5. Goals for Nutrition and Physical Activity in Out-of-School Time • Provide all children with at least 30 minutes of moderate to vigorous physical activity every day. • Offer 20 minutes of vigorous physical activity 3 times per week. • Do not serve sugary drinks. • Do not allow sugary drinks to be brought in during program time. • Offer water as a drink at snack every day. • Offer a fruit or vegetable option every day at snack. • When serving grains (like bread, crackers, and cereals), serve whole grains. • Do not serve foods with trans fat. • Limit computer and digital device time to homework or instructional only. • Eliminate use of commercial broadcast and cable TV and movies.

  6. Topic Specific Breakout Groups (15 minutes) • Choose breakout group based on the health goals you set on your Action Planning Document at Learning Community 1 • Share the practice, policy, and communication improvements your program has worked on over the past 2 months • Discuss any challenges you’ve faced trying to reach these goals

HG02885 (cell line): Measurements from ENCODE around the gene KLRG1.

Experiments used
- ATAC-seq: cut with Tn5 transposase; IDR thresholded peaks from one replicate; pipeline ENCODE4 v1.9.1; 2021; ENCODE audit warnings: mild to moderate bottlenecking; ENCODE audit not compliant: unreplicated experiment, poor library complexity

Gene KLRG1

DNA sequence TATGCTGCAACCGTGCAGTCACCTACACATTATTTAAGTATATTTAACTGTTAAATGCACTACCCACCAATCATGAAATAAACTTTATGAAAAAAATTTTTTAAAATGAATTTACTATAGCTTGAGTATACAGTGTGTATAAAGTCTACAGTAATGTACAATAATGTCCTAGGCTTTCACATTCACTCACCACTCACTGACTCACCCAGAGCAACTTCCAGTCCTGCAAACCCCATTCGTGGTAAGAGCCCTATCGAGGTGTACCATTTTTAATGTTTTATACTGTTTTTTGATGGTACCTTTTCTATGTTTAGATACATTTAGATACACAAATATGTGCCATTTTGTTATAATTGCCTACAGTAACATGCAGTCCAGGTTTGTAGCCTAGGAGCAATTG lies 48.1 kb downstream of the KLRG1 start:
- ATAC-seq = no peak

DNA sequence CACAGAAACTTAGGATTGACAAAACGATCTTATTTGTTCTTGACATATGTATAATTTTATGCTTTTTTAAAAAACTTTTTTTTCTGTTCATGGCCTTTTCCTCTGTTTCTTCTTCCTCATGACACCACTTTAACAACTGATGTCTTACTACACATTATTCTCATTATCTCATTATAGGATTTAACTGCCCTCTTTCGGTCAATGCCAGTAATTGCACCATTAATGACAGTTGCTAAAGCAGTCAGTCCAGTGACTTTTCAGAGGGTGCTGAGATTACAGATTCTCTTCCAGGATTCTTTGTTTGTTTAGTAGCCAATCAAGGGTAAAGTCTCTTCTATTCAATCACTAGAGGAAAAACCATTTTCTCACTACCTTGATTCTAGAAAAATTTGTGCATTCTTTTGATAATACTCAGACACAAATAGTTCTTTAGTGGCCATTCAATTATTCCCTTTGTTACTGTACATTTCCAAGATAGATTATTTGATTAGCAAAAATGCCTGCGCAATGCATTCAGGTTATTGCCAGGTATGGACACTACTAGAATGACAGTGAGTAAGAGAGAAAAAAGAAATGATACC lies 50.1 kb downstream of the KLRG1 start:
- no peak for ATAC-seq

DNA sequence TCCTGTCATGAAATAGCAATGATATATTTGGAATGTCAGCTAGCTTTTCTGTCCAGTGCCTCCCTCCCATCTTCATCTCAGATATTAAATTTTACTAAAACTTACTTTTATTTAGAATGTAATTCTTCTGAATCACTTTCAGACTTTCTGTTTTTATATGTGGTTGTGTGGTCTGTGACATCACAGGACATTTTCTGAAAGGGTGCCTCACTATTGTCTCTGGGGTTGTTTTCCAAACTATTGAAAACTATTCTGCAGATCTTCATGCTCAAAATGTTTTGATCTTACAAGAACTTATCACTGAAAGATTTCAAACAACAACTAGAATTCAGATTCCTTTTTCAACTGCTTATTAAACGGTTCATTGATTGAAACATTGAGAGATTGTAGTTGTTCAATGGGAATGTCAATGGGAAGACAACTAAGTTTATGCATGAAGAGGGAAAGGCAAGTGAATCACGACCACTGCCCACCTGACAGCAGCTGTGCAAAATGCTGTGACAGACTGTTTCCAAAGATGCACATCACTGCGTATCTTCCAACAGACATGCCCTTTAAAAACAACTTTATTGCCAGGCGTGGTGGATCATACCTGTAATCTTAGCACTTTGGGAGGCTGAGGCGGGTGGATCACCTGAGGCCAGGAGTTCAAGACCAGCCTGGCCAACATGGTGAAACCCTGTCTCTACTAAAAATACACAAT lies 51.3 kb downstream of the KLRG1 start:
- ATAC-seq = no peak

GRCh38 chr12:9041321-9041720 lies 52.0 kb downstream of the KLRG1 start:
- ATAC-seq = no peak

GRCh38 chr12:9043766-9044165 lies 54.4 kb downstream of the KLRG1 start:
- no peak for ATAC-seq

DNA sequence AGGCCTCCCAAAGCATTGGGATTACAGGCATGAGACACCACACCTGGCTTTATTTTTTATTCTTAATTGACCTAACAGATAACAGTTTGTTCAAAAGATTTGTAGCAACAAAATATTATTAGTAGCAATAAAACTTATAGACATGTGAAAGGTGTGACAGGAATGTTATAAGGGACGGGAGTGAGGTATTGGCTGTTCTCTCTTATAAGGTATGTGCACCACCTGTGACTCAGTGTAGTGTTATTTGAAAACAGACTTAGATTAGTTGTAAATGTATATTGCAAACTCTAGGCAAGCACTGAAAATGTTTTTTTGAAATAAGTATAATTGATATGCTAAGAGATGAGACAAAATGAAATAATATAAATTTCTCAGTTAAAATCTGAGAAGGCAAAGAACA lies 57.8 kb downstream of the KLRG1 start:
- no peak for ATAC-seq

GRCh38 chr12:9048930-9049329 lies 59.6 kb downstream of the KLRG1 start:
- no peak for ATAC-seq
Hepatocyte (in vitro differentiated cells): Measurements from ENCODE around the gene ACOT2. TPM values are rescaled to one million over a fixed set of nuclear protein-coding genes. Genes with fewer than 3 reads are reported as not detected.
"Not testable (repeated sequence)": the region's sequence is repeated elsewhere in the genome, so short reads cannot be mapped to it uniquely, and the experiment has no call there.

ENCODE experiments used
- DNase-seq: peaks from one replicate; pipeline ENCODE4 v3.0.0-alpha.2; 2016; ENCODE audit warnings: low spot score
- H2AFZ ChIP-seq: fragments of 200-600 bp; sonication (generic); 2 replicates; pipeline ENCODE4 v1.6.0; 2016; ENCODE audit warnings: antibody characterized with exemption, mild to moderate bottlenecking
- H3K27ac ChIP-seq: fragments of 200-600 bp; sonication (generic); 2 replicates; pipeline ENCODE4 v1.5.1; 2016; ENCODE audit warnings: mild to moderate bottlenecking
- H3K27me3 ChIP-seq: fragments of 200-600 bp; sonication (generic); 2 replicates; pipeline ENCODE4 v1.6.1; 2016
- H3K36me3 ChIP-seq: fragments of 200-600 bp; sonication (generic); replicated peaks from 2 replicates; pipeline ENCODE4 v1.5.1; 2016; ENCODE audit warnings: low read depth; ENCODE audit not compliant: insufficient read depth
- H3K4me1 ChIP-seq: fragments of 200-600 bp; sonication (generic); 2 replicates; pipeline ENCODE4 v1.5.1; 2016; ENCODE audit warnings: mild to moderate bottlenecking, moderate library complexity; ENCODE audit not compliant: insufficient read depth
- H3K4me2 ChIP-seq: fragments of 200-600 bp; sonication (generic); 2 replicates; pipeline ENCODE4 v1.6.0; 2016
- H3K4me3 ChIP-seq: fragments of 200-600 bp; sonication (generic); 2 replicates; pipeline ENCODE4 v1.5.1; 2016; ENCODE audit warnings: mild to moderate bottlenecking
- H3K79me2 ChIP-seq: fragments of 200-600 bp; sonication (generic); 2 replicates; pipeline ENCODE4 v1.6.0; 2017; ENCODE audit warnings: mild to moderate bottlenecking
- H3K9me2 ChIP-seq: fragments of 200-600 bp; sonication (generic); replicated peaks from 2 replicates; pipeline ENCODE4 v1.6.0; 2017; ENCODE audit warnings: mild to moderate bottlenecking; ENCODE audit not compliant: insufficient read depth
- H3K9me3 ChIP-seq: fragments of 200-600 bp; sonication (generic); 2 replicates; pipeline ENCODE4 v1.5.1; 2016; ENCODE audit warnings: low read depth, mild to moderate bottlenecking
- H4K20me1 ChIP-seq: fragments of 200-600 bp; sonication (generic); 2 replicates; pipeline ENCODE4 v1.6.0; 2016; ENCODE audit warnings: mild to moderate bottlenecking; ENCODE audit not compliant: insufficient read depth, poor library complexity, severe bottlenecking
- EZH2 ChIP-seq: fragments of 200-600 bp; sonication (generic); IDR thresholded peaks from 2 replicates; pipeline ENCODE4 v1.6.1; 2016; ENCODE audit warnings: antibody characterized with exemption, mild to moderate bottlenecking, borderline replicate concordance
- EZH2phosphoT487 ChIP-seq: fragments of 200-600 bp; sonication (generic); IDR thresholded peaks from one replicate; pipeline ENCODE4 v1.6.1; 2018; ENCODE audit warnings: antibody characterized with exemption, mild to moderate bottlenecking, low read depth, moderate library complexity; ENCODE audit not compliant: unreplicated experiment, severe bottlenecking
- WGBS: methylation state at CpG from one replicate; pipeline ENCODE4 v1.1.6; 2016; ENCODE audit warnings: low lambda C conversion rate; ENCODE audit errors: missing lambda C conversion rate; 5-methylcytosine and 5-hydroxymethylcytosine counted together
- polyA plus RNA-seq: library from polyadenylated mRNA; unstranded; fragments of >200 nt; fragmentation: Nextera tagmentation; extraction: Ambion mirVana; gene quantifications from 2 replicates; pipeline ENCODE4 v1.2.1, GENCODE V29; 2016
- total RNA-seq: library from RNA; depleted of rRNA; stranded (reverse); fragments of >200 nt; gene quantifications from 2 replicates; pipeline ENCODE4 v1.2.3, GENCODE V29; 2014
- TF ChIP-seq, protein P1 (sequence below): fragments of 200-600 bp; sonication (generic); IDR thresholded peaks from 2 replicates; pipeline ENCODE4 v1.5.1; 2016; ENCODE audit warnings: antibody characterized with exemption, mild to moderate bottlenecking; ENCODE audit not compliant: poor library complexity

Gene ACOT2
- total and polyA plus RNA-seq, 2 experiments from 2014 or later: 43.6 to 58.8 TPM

7. Where do you stand? • What is one action step you’ve taken towards reaching this healthy goal? • Do you think you have fully achieved this goal? • What more do you need to do to achieve this goal? • Did you face any challenges to the action steps you set? • Was it difficult to make changes? • Were their any barriers that you did not anticipate? • Do your program policies reinforce this healthy goal? • Have you communicated with children, parents and staff about this healthy goal? • Have you used Food & Fun to reinforce this healthy goal? Which lessons?

  8. Skill Development #1: Physical Activity Breaks

  9. Skill Development #2: Healthy Eating & Drinking